Kulbeth v. Purdom , 305 Ark. 19 ( 1991 )

  • 805 S.W.2d 622 (1991)
    305 Ark. 19

    Fred KULBETH, Special Administrator of the Estate of Ivan C. Wright, Appellant,
    Pearl PURDOM and Bank of Rector, Rector, Arkansas, Appellees.

    No. 91-29.

    Supreme Court of Arkansas.

    March 18, 1991.

    Tom B. Smith, Wynne, for appellant.

    Henry Wilson, Trumann, Stanley R. Langley, Jonesboro, for appellees.

    HOLT, Chief Justice.

    This case involves an appeal from a chancery court finding as to the title to property held pursuant to a joint tenancy with right of survivorship clause to a safe deposit box lease.

    Ivan C. Wright died on April 28, 1988. and his estate was admitted to probate on May 5, 1988. An inventory of the safe deposit box that he leased with the appellee, Pearl Purdom, showed it to contain $266,150.00 in cash. Ms. Purdom asserted her right to the money through the joint tenancy agreement, and the estate of Ivan C. Wright claimed the money as an asset of the estate.

    *623 Mr. Wright's heirs petitioned the Probate Court of Clay County to determine the ownership of the money. The probate judge opined that the contents of the safe deposit box were an asset of the estate and did not pass to Ms. Purdom as the surviving joint tenant. However, he charged the executor of the estate to "take action in the Chancery Court against Pearl Purdom to determine that the asset ... is an asset of the estate, and does not pass to Pearl Purdom as a joint tenant with right of survivorship in the contents of the safety deposit box...."

    Suit was subsequently filed against Ms. Purdom in both probate and chancery courts, which suits were later consolidated in the chancery court proceeding. The chancellor determined that the money was not an asset of the estate and dismissed the suit.

    The appellant, Fred Kulbeth, special administrator of the estate of Ivan C. Wright, appeals and alleges five points of error. None of Mr. Kulbeth's claims have merit, and we affirm.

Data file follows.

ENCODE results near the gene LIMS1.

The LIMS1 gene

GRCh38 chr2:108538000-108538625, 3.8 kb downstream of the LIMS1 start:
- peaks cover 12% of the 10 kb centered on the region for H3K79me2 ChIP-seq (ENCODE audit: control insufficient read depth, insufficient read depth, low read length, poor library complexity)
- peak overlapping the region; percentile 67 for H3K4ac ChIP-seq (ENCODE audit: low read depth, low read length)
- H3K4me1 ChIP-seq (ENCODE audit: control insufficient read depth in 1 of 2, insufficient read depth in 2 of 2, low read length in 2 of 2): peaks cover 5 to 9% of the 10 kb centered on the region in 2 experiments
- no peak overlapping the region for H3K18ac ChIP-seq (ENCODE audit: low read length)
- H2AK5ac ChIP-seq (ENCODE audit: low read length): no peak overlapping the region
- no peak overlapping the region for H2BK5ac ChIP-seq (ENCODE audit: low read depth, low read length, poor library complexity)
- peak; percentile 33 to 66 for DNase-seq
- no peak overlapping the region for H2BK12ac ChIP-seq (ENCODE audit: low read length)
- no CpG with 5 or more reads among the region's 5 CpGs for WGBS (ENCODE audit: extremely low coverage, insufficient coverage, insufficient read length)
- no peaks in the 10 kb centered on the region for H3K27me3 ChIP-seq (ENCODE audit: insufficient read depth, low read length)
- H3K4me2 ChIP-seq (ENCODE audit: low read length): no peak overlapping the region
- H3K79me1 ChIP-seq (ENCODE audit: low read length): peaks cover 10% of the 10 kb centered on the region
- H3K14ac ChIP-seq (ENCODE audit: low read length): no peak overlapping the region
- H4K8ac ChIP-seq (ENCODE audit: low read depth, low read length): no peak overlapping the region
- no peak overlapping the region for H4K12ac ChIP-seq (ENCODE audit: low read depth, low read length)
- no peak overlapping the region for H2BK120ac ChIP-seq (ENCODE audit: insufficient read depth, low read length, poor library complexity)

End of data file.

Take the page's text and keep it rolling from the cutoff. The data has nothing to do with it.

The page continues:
Mr. Kulbeth initially asserts that the trial court erred in its denial of his motion for summary judgment. However, the trial court reserved decision on the motion and did not render a ruling on the motion.

    We have held that the burden of obtaining a ruling on a motion is upon the movant, and the failure to secure a ruling constitutes a waiver, precluding its consideration on appeal. Porter v. Lincoln, 282 Ark. 258, 668 S.W.2d 11 (1984). Accordingly, Mr. Kulbeth is precluded from raising this issue on appeal.


    Next, Mr. Kulbeth contends that the doctrines of collateral estoppel and res judicata bar Ms. Purdom from recovery. Mr. Kulbeth is referring to the probate judge's opinion that the contents of the safe deposit box were an asset of the estate.

    Mr. Kulbeth asserted res judicata as a basis for his motion for summary judgment; he did not assert the doctrine of collateral estoppel. We have repeatedly stated that we will not consider arguments for the first time on appeal, Shamlin v. Shu/field, 302 Ark. 164, 787 S.W.2d 687 (1990), and, as a result, will not discuss the collateral estoppel argument.

    Res judicata is an affirmative defense and provides that a prior decree bars a subsequent suit when the subsequent case involves the same subject matter as that determined or which could have been determined in the former suit between the same parties; the bar extends to those questions of law and fact that might well have been, but were not, presented. The purpose of res judicata is to put an end to litigation by preventing a party who had one fair trial on a matter from relitigating the matter a second time. Wells v. Heath, 269 Ark. 473, 602 S.W.2d 665 (1980).

    Arkansas R.Civ.P. 8(c) addresses affirmative defenses and provides in pertinent part as follows:

    (c) Affirmative Defenses. In responding to a complaint, counter-claim, cross-claim or third party claim, a party shall set forth affirmatively ... res judicata ... and any other matter constituting an avoidance or affirmative defense....

    In this case, Mr. Kulbeth asserted res judicata in his motion for summary judgment; however, it was he who had filed the initial complaint, and he could not assert res judicata as an affirmative defense because he was not responding to a complaint, counter-claim, cross-claim, or a third party claim.